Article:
Friday, May 23, 2014

How I made window boxes

So, one of the things I've been doing since last we spoke is making window boxes for the studio.  I had been thinking about how to do this for a LONG time--as in, since we built the studio--because for some reason I got it in my head that the studio should look like a cottage.  Maybe that's just me projecting my fantasy of abandoning the clutter of my actual home.

Anyhoo, it wasn't until last week that I finally got up and built the window boxes and now I'm kicking myself that I didn't do it sooner.  Better late than never and so forth.

"Hey Ella, let's go back outside.  I want to try to hang
the window boxes without asking Daddy for help."

"Well, good luck with that, Mama."

Several people have asked for a tutorial, so here in true VoHo style is a near step-by-step sequence of events.  I hesitate to call it a tutorial for reasons that will become clear momentarily.

1:  Ask your husband or some other trustworthy person to bring home a few pallets.  Or, if you're the go-getter type, go get some yourself.  Bring them home and break them down into separate pieces.  Try not to split any of the boards in the process.  (This is why you need two pallets--splitting boards is going to happen even if you are careful.  Just imagine how many more would split if you weren't careful.) Also, look around your shed and see if you have any other boards you can use.  If you happen to find a leftover fence board, give yourself a couple of extra points.

Here is where there would be a picture,
if I had had the forethought to ask Ella to take pictures
of this part of the process.  


2:  Measure your window, measure your boards, figure out which ones are long enough to use.  You need one for the bottom, and one for the front and back.  So three boards, all cut to the same length.
10-year-olds have their own ideas about photo composition and framing.

Your window box can be however long you want.  I made mine the length of the bottom of the window, but in retrospect I could have made them a little shorter and they would have been fine.  If your target window is very long, you might need to make several shorter boxes and butt them together when you put them up.  Just make a choice and work with that.

3:  Apply glue to the long edges of the boards then nail them together to form a U-shaped trough.  Be neat, but not anal.

Safety glasses:  check.
Work gloves:  check.
Groovy 4-month-old hair cut:  check.

The boards on the sides were from the pallet.
The board on the bottom was the fence board.
The shoes were from Target.

4:  Take the remainder of the bottom board, slide it into the end of the trough, measure and cut.  This piece will be the end piece.  You need two.  :)  Slide the cut pieces into place on each end, glue, nail.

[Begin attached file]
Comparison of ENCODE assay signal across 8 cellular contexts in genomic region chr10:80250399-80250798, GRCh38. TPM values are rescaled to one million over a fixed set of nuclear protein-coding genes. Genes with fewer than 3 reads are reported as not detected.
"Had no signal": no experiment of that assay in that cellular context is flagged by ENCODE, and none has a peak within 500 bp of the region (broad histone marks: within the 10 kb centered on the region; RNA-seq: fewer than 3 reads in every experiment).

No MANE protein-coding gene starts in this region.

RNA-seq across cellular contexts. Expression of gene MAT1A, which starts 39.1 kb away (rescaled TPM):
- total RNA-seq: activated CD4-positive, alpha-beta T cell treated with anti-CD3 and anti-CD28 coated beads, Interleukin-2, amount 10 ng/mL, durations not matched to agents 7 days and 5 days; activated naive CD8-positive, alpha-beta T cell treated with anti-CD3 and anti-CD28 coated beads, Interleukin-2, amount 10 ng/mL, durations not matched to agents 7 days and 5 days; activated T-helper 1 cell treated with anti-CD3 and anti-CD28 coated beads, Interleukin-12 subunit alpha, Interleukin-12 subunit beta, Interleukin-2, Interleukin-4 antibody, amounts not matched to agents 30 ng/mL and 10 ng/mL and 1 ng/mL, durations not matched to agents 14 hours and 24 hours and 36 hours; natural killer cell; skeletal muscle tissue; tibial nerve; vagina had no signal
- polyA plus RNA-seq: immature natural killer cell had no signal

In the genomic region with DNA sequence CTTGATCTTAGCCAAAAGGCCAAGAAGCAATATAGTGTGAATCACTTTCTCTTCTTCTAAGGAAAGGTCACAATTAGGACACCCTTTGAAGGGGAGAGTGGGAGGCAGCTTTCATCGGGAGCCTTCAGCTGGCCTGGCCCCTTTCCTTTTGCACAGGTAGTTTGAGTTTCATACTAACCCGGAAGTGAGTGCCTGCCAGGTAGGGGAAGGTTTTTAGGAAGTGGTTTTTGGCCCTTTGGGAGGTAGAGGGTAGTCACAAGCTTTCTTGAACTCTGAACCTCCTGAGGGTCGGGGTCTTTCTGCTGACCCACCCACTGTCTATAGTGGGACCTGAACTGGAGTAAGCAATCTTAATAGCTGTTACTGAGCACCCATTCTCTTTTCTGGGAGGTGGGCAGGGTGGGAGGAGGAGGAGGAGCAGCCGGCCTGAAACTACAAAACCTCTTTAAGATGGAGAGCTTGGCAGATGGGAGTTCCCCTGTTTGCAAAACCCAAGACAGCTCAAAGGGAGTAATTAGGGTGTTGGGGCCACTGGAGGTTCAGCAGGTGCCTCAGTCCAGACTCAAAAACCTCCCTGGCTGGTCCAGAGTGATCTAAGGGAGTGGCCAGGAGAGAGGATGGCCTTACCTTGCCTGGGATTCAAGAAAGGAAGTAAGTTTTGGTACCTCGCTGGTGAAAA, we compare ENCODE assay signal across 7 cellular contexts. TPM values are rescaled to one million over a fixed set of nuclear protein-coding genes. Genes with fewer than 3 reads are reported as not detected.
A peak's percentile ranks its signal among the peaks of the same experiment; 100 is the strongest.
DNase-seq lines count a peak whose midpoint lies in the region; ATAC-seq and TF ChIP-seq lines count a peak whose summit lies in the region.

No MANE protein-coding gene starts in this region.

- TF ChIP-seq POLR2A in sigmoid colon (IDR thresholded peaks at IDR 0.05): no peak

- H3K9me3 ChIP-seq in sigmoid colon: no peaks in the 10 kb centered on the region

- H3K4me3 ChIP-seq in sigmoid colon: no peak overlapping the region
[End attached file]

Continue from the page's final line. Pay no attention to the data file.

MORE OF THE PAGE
Measure.  Mark.  Cut.

Glue.  Nail.  Repeat on the other end.

INTERMISSION.  At this point, you need to let the glue dry/cure.   This would be a nice time to go ask your Facebook friends whether or not that is really necessary.

5:  In the pile of lumber that was once your pallets, you will find some really sturdy support boards that all the other boards were nailed to.  The support board usually has a shape cut into it--sometimes it is a smooth curve, sometimes it is a sharp, uh, curve.  Measure your window box from front to back, then cut two pieces from the curved portion of the support board to make brackets.

This is the kind of thing I was going for.

And this is the part you are looking for.
If there are still nails in this part, you'll have to pull them out.

If you don't wear your safety glasses and one of the nails
goes flying up at your face and you can't move away in time
to keep it from hitting you in the eye and blinding you for life,
you'll have no one to blame but yourself. 

If your support board is regular boards with blocks nailed to it, you can use that.  It will look different but it will work.  Or you can skip this part because, shhhhhhhhhh:  the brackets are only there for show.

6:  Decide where you want the brackets, then glue and nail them in place on the bottom of the box.  You don't have to wait for the glue to dry to keep going, because,  shhhhhhhhhh:  the brackets are only there for show.

SEE???  Faux.  I don't know how they even have
the self-respect to call them brackets.

7:  Drill a few holes in the bottom board to allow for drainage.  You have to wait to do this part until after the brackets so you won't inadvertently cover the holes.

8:  Locate the position of the studs under your window.  You can use a stud finding tool, or you can use the old "knock and listen for the dull thud" method.   Drill holes in the studs.  Mark the locations on the back of your window box and drill holes there too.
You can hang your window box directly against the window frame if your windows slide open vertically.  If they swing open to the outside, you'll need to hang your window box lower to allow the swing without knocking all your pretty flowers down.

9:  You might need help for this part, or you might decide that you are a grown man/woman and don't need anybody's help because you have an "issue" with authority.  Either way: bolt that baby in place.

10:  Fill with some light potting mix, plant, admire.

Once again, for your viewing pleasure.

YOU DID IT!  Now go tell Facebook.


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